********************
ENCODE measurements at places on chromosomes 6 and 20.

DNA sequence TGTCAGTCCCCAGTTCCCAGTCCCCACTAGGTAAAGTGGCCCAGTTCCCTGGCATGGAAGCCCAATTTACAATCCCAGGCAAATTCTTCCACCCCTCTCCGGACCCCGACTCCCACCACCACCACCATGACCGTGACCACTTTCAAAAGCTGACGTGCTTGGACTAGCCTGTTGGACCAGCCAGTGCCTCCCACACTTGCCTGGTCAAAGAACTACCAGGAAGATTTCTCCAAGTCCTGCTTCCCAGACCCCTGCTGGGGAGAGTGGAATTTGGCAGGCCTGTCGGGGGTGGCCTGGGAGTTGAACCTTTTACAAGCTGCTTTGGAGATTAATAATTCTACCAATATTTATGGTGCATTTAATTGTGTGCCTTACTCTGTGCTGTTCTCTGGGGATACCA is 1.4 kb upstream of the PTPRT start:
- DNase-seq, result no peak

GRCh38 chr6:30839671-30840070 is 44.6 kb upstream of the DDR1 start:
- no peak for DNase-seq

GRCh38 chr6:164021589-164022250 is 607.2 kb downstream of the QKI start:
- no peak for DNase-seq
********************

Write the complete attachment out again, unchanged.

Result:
ENCODE measurements at places on chromosomes 6 and 20.

DNA sequence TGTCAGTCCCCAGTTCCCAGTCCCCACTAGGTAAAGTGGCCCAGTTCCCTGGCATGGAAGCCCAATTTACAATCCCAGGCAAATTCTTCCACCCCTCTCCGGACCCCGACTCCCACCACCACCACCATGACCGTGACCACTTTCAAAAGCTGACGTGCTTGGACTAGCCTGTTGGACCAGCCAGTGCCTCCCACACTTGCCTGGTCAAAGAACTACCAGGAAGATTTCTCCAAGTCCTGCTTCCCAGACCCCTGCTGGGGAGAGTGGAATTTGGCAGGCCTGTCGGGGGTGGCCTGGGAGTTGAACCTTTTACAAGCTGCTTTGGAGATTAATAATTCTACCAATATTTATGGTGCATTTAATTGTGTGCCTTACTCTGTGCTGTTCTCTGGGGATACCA is 1.4 kb upstream of the PTPRT start:
- DNase-seq, result no peak

GRCh38 chr6:30839671-30840070 is 44.6 kb upstream of the DDR1 start:
- no peak for DNase-seq

GRCh38 chr6:164021589-164022250 is 607.2 kb downstream of the QKI start:
- no peak for DNase-seq